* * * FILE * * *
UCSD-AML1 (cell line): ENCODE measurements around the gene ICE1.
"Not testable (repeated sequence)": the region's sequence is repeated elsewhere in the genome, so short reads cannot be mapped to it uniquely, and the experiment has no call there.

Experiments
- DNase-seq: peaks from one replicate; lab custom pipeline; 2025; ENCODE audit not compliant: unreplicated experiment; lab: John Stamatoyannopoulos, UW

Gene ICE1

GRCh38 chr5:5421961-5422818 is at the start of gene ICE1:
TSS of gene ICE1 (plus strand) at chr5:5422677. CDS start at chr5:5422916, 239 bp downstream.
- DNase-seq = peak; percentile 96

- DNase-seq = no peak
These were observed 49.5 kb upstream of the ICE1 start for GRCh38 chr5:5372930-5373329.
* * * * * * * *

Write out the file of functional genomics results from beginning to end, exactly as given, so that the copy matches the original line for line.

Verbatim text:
UCSD-AML1 (cell line): ENCODE measurements around the gene ICE1.
"Not testable (repeated sequence)": the region's sequence is repeated elsewhere in the genome, so short reads cannot be mapped to it uniquely, and the experiment has no call there.

Experiments
- DNase-seq: peaks from one replicate; lab custom pipeline; 2025; ENCODE audit not compliant: unreplicated experiment; lab: John Stamatoyannopoulos, UW

Gene ICE1

GRCh38 chr5:5421961-5422818 is at the start of gene ICE1:
TSS of gene ICE1 (plus strand) at chr5:5422677. CDS start at chr5:5422916, 239 bp downstream.
- DNase-seq = peak; percentile 96

- DNase-seq = no peak
These were observed 49.5 kb upstream of the ICE1 start for GRCh38 chr5:5372930-5373329.